Motorcycles: Out of Sight

  • Jeff Buchanan

Victory Motorcycles has introduced an impressive array of big American

cruisers over the past decade; the Hammer, Vegas, and Kingpin bikes each

displayed a fresh design and distinctive flair. Now, on the eve of its 10th

anniversary, Victory has again demonstrated its vision with the release of the

Vision, a futuristic-looking motorcycle that is available in touring or street

models.

The designers and engineers at Victory—which was launched in 1998 by

Minnesota’s Polaris Industries, a maker of snowmobiles and off-road quads—had

been toiling in secrecy for six years, experimenting with the technologies and

innovations that they would incorporate into the Vision.

Victory claims that

extensive market research preceded the project, and that the brand listened to

riders’ requests. “It became apparent that dynamic styling and comfort were

paramount, combined with power, handling, good brakes, and dependability,” says

Victory vice president Mark Blackwell.

The Vision Tour, which has a starting

price of $20,000, has all of those features. Underneath the flowing bodywork is

a sophisticated, forged aluminum, hollow-backbone chassis that draws air

directly into a stalwart Victory Freedom V-twin power plant. The air/oil-cooled,

106 cu in, 1,731 cc engine delivers 92 hp, a stump-pulling 109 ft lbs of torque,

and a ferocious growl—an essential hallmark for an American cruiser. The 6-speed transmission transfers power to the rear wheel through a carbon fiber reinforced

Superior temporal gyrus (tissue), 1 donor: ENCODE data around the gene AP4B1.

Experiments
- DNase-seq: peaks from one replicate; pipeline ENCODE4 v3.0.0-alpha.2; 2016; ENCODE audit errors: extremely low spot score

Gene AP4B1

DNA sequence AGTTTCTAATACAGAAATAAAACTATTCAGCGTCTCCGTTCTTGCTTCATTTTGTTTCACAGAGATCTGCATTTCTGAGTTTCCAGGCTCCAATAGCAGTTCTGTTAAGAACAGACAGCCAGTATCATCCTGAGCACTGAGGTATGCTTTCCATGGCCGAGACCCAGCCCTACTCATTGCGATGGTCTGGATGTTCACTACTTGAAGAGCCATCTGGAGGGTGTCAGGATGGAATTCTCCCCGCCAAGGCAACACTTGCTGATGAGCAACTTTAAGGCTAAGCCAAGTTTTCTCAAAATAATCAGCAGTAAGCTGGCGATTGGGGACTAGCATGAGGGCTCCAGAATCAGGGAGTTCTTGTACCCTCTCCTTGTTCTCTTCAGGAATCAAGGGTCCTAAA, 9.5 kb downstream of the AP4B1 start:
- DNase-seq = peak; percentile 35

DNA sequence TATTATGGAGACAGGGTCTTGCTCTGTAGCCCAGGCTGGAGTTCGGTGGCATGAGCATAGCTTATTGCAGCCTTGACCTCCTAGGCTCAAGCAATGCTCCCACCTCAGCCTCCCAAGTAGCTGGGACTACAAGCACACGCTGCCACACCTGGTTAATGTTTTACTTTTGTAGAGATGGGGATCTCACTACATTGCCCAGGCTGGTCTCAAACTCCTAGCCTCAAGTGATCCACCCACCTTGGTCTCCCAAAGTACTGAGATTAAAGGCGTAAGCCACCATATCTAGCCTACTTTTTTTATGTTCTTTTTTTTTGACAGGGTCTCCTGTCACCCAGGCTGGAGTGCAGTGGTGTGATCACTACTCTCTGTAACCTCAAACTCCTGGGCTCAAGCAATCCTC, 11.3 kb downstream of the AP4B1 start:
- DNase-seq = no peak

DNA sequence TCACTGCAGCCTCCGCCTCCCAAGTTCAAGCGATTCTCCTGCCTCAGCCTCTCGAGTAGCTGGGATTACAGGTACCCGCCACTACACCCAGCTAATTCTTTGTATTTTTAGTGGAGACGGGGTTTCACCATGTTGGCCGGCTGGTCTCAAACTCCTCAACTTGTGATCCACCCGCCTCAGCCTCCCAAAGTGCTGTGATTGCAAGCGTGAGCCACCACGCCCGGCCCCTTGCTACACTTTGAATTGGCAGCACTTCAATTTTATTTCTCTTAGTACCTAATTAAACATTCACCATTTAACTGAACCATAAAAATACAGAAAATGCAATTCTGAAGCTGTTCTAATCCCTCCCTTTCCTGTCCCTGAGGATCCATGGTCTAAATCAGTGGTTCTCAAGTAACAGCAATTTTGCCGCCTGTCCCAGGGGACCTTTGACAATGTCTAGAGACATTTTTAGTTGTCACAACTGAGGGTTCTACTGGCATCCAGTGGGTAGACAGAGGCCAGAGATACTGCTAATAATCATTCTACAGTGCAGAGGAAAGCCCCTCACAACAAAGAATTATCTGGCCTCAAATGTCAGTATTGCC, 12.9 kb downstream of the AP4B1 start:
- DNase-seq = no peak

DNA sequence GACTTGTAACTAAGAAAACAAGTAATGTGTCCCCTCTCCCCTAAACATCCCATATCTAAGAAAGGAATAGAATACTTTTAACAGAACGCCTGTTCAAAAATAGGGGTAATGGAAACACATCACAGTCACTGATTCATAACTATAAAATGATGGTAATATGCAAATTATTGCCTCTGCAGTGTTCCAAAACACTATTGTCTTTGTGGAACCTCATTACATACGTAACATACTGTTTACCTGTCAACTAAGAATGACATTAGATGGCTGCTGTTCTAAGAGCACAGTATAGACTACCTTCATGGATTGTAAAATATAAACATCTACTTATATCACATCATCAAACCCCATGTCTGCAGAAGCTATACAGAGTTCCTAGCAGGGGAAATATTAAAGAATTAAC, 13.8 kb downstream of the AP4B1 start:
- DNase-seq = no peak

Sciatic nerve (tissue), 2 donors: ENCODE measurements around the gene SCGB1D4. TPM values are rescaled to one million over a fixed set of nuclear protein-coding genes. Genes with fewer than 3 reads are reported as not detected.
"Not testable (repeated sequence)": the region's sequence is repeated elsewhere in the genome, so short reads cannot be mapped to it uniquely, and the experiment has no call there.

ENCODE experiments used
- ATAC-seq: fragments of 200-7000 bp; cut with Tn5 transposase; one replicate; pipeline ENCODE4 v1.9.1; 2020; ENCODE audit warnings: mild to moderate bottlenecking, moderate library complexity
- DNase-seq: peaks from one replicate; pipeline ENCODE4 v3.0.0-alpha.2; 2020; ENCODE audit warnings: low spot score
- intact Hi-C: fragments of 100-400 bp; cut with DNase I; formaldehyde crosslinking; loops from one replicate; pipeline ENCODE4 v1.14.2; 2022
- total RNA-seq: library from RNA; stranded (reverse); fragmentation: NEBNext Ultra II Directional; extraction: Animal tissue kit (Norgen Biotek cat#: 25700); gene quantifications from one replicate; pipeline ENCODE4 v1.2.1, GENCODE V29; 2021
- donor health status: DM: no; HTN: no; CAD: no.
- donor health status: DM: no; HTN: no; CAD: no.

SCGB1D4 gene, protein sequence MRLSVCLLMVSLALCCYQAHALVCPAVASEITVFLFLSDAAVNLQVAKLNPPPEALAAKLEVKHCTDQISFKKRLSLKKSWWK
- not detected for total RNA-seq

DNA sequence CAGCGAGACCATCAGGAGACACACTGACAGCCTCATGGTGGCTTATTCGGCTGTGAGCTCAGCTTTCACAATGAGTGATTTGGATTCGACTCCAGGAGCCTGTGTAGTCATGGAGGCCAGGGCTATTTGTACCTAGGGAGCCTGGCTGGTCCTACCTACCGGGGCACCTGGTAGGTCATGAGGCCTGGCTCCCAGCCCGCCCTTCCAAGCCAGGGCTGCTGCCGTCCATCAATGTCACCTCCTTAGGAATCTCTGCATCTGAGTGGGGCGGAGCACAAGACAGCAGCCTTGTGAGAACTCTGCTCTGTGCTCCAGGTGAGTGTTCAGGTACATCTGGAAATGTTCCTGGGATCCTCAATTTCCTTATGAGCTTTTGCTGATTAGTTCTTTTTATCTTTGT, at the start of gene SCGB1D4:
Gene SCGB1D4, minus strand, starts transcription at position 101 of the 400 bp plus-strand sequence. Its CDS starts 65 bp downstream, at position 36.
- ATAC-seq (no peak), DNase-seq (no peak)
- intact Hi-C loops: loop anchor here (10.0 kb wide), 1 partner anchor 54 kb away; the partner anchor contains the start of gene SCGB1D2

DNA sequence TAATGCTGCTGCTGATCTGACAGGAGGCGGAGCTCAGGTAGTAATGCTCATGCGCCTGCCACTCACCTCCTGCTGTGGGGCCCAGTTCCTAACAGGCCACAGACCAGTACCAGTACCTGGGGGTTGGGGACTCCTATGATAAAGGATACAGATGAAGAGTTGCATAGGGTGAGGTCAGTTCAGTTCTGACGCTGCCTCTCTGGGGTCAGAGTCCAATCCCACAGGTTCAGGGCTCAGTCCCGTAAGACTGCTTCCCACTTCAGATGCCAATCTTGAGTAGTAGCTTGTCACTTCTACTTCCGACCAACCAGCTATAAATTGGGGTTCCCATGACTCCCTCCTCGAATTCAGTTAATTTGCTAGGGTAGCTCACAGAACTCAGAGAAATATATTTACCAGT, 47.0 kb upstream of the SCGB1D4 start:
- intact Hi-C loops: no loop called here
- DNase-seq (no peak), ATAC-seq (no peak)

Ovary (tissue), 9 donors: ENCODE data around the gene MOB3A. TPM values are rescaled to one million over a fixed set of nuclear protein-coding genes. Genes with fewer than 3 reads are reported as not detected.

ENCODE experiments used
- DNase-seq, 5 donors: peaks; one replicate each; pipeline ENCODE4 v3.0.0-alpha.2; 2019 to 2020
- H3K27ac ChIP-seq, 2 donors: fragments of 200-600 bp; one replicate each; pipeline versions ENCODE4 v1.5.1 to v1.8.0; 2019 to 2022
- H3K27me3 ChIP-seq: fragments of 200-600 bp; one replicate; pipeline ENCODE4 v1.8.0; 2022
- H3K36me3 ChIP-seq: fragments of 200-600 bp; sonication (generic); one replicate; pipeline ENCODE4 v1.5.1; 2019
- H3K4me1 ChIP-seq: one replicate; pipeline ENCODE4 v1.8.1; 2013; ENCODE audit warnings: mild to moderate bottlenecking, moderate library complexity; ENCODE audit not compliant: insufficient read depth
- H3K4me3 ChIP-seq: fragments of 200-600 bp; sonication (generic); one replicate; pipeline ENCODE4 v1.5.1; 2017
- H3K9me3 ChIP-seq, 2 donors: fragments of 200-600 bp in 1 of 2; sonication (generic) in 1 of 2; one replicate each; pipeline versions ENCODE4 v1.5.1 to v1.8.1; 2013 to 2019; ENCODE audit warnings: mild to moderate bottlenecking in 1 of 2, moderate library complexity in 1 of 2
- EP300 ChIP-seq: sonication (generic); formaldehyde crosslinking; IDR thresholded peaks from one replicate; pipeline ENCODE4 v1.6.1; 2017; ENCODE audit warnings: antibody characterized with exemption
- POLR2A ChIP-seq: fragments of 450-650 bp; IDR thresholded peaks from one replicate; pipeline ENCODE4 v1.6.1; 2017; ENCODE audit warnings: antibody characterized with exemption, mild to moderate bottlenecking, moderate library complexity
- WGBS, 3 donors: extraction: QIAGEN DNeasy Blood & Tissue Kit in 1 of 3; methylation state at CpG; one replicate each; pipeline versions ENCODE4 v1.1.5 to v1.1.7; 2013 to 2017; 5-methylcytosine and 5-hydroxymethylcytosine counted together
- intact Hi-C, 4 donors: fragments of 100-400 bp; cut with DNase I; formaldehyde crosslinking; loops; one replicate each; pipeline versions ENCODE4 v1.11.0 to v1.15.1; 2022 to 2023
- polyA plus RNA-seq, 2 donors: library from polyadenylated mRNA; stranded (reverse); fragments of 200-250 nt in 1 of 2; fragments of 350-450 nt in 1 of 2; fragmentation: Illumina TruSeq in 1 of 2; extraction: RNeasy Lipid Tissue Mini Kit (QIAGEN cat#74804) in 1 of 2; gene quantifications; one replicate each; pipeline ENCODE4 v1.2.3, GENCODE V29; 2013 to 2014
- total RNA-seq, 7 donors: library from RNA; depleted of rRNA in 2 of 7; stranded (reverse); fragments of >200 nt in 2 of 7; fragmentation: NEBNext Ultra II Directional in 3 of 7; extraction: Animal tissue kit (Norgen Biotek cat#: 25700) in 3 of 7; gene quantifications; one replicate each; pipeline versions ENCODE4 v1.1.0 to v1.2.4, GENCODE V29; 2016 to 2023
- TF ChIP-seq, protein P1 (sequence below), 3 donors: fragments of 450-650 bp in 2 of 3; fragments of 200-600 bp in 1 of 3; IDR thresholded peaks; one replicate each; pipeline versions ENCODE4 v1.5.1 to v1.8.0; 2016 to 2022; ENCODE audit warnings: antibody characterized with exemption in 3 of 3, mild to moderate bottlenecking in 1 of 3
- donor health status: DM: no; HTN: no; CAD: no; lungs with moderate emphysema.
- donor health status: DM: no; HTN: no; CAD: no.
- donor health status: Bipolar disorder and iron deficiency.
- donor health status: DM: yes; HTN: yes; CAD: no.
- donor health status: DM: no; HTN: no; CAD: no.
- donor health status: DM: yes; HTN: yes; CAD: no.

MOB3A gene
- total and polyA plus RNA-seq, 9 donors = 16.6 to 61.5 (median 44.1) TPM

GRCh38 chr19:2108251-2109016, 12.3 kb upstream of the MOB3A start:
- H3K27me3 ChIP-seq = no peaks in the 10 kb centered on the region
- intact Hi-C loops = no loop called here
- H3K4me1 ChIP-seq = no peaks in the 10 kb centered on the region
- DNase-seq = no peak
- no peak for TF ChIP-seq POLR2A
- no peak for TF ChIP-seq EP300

final belt drive. The innovative chassis design incorporates a forged subframe

that provides for the lowest seat height in the touring class—just 26.5 inches

off the ground.

Despite tipping the scales at 849 pounds, the Vision Tour is

surprisingly maneuverable, even at low speed, which usually is the bane of a

heavy cruiser. The Vision’s agility is attributed to its low center of gravity.

The linked brakes assist with stopping, and the rear suspension utilizes an

adjustable mono-tube air shock to offer a comfortable, compliant ride. Although

the Vision is classified as a touring bike, it invites fairly aggressive riding

because of lean-angle capabilities that are as ample as those of the Honda Gold

Wing and BMW LT.

An adjustable windscreen and side deflectors allow you to

tailor the wind flow. The Vision also is equipped with mounting points and

electrical connections to accommodate helmet-based communication devices, a CB

radio, a GPS system, and an iPod. The weatherproof, lockable rear and side

compartments provide 29.2 gallons of storage space. The Vision Tour is available

in Midnight Cherry, Super Steel Gray, or straight black.

Victory Motorcycles, www­.polarisindustries.com

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